Free up the education market to allow more, better schools (easier to live near work – less risk of moving to bad school catchment).
Reduce the size of the State – it is inefficient and absorbs vast amounts of human capital and energy for very little benefit.
Non-Libertarian moves would be to fund IEC fusion research, invest in wave power, new rail projects or electric traction infrastructures in major towns (i.e. trolleybuses).
HGVs should pay for the damage they do (A 38 tonne HGV does 10,000x the damage of a 1 tonne car) and thus rebalance the equation with that of rail based freight. Ports should not be unduly prevented from extending communications and rail links across the country.

In this I do not speak for Libertarianism. Frankly, I do believe technology will come to the rescue – in the shape of Fusion power, and not the Tokamak leviathan, plus battery technology to make rapid-charge (sub 5 mins) electric vehicles a reality.

The green party and environmentalists generally are perceived as being of the left because the solution to environmental armageddon inevitably involves the abolition or restriction of what Marx would have termed bourgoise values: Don’t eat meat, don’t use electric light, don’t drive a car, don’t fly on holiday, don’t buy bottled water and so on, and the encouragment of proletarian values; don’t over consume, don’t waste, re-use and recycle, cycle don’t drive, holday at home and so on. We are making a virtue of abandoning cars in favour of bikes just as China is doing the opposite.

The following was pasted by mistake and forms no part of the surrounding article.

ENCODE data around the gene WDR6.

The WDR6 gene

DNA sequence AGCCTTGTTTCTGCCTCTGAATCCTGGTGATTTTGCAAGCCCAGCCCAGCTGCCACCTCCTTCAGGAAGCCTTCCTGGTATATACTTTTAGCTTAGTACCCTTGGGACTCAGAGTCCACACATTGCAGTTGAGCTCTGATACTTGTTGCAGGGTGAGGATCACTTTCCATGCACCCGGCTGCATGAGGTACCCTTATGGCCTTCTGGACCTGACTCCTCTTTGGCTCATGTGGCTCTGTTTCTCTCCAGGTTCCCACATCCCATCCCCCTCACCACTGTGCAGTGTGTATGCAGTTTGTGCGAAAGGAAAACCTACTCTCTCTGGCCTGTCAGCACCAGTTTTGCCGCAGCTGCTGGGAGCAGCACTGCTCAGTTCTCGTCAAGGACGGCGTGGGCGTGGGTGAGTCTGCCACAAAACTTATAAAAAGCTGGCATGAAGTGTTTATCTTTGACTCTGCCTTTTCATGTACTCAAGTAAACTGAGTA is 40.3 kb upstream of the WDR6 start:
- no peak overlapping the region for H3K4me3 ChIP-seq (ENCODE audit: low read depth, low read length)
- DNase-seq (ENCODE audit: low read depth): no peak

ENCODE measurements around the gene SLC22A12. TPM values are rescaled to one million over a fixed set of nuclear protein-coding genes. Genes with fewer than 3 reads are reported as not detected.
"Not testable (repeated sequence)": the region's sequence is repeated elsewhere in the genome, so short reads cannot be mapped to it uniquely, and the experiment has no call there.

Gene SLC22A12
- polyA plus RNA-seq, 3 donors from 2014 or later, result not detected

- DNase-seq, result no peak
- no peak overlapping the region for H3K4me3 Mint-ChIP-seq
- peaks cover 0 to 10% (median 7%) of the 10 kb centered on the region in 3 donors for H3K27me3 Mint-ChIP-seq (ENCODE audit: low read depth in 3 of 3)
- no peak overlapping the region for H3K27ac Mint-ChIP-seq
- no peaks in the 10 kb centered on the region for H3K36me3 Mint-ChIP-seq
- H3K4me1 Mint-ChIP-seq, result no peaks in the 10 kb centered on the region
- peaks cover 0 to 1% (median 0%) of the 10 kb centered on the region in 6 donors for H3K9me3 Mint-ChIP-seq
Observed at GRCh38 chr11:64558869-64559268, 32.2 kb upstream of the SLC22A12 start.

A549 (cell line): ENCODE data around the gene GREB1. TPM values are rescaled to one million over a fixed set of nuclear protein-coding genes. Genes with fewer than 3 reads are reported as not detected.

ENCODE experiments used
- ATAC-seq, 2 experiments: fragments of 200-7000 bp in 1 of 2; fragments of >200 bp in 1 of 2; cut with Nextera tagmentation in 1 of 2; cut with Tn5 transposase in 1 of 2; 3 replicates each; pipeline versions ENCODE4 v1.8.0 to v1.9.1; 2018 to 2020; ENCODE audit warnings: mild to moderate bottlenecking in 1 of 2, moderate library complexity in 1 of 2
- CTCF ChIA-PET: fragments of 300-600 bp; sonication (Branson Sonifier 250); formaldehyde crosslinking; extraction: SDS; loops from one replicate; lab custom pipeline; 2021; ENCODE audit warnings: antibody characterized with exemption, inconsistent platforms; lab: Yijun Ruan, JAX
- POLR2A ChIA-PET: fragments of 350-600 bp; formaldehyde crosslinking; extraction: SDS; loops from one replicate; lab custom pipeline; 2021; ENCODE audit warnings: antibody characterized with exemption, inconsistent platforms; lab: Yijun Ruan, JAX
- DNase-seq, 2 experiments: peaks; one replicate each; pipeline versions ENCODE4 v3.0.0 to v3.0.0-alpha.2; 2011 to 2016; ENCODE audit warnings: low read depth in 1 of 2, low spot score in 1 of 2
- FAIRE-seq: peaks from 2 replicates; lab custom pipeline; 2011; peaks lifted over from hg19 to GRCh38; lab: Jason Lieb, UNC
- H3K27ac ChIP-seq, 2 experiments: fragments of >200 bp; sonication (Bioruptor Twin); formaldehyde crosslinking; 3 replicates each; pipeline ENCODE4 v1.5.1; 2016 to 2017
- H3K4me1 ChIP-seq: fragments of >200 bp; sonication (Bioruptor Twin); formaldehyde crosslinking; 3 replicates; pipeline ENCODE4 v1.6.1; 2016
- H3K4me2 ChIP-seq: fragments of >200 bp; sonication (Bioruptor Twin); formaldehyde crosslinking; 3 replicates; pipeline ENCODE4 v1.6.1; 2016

The other reason it is of the left is that green equals tax, so rather than taking any positive action (e.g the simple expedient of keeping BST would have saved a squillion tons of carbon) envoronmentally damaging individual behaviours are discouraged through taxation, so more regulation by, and more income for, the state.

At the risk of attracting some of the bloggertarians that seem to haunting your comments threads, I posted something on this here:

http://nevertrustahippy.blogspot.com/2007/11/ignore-fundis.html

Edited version: Direct democracy kills political parties (as it always has done with the Greens), and the most effective way to achieve social-democratic goals is through an uncompromising support for the highest standards of democratic practices.

If you click on that link, you may well conclude that I need an editor….

I think the point is that the Green Party is a cobbled coalition between environmental liberals and eco-authoritarians (left and right), which claims to own all and any intellectual analysis relating to the climatological conundrum facing us despite not having settled the issue within their own rank or file.

Partly for electoral reasons they actively encourage dissillusion with the other three parties and rebuff any potential contribution that can come from those quarters, partly because their own disillusion with democracy leads them to try to subvert democratic practices.